Workers and their allies demonstrated in St. Paul and in cities across the country Thursday to protest the nomination of fast food CEO Andrew Puzder for secretary of the U.S. Department of Labor. They also filed charges against his company, CKE restaurants, alleging wage theft, sexual harassment and retaliation for speaking out.
“He is part of the class that has some of the most violations against working people,” said Elmer Santacruz, an organizer with the Minneapolis-based worker center, CTUL.
He and about 50 others protested Thursday outside a Hardee’s in St. Paul. CKE owns Hardee’s and Carl’s Jr. restaurants. As CEO of the firm, Puzder has opposed increases in the minimum wage and has faced numerous allegations of violating labor law.
According to the company’s financial disclosures, Puzder was paid between $4 million and $10 million in recent years, meaning he makes more in one day than a minimum wage worker earns in a year.
“How can workers be protected and worker rights be upheld with a millionaire as labor secretary?” asked Ginger Jentzen, an organizer for 15Now Minnesota.
Thursday’s filings were the latest in a string of complaints against Puzder and his company. They included four allegations of sexual harassment, which were filed with the Equal Employment Opportunity Commission; 22 complaints of wage and hour violations, which were filed with state departments of labor; and seven unfair labor practices charges, filed with the National Labor Relations Board. They were filed across 10 states, including Alabama, California, Florida, Illinois, Michigan, Nevada, North Carolina, South Carolina, Texas, and Virginia.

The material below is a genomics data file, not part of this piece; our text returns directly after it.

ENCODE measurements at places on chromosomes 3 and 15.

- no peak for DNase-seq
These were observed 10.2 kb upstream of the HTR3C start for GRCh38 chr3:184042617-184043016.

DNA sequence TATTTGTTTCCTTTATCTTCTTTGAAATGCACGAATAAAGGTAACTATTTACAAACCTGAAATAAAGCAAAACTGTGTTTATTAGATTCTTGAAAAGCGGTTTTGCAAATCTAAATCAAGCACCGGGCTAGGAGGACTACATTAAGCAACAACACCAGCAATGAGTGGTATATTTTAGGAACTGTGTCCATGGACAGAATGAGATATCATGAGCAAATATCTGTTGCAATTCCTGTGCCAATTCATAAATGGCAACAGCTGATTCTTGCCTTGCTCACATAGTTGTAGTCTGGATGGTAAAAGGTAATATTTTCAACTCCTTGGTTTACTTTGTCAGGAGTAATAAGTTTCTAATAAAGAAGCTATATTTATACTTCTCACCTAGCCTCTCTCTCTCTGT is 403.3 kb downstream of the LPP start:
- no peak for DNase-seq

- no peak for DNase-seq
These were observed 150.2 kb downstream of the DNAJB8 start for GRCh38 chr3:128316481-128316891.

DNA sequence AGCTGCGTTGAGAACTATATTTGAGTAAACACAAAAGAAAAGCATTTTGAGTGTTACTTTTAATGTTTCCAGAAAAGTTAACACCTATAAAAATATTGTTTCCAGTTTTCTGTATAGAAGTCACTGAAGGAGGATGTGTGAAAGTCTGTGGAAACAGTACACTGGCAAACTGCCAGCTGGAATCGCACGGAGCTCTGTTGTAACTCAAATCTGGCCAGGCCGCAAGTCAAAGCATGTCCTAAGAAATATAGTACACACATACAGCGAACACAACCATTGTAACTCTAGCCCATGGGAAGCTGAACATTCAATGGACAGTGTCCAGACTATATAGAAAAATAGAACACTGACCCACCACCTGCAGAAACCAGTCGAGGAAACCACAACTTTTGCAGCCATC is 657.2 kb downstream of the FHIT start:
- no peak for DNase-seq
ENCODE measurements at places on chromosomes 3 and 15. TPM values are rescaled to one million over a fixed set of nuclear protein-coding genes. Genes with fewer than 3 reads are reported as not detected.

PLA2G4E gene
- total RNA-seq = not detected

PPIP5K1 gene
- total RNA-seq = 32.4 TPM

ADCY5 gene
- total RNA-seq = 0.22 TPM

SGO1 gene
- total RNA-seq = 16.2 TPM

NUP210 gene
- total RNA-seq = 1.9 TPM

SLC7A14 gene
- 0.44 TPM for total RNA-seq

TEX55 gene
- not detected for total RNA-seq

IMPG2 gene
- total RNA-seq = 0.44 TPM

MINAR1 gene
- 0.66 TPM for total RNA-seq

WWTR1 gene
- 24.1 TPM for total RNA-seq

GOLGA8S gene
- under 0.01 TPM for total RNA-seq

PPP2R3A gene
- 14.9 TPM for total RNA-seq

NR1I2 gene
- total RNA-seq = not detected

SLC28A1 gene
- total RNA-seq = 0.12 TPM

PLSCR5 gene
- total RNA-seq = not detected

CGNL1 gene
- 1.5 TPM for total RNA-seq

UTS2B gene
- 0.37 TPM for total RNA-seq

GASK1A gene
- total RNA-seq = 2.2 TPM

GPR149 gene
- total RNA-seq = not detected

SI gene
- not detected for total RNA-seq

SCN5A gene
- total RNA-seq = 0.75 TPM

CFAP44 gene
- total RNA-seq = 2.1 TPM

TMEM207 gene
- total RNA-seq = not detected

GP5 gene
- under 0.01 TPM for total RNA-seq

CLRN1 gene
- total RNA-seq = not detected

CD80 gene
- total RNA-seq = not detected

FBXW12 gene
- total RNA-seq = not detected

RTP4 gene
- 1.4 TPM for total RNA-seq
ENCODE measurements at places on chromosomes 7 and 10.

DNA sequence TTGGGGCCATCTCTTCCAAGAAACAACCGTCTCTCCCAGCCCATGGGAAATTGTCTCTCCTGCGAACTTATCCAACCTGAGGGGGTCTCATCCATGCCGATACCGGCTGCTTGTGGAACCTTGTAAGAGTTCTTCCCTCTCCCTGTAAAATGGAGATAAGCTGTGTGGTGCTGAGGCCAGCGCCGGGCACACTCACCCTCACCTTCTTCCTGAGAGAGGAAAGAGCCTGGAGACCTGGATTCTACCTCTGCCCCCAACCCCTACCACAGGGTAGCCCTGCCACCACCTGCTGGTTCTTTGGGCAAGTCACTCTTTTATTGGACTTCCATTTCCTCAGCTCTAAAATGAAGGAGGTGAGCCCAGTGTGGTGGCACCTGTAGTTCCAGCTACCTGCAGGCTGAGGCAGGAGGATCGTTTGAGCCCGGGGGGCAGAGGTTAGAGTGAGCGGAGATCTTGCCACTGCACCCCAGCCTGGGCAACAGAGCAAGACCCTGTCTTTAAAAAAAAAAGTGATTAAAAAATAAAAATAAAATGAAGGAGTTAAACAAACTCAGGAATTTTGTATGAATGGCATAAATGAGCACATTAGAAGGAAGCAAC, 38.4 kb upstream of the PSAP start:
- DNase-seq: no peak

“Several months ago my shift-manager asked me for a kiss, and when I said no he told me that unless I started giving him what he wanted, he was going to start taking it,” said Ceatana Cardona, one of the Hardee’s workers involved in the complaints from Tampa, Fla., in a statement. But she said the company did nothing when she complained.
The U.S. Senate is scheduled to conduct Puzder’s confirmation hearing next week. Opponents say they will step up the pressure by holding an even larger day of action Wednesday, Feb. 1. Organizers in Minnesota said they will return to the St. Paul Hardee’s, 369 Hamline Ave. N., at noon for another demonstration.
This article includes reporting from ThinkProgress.org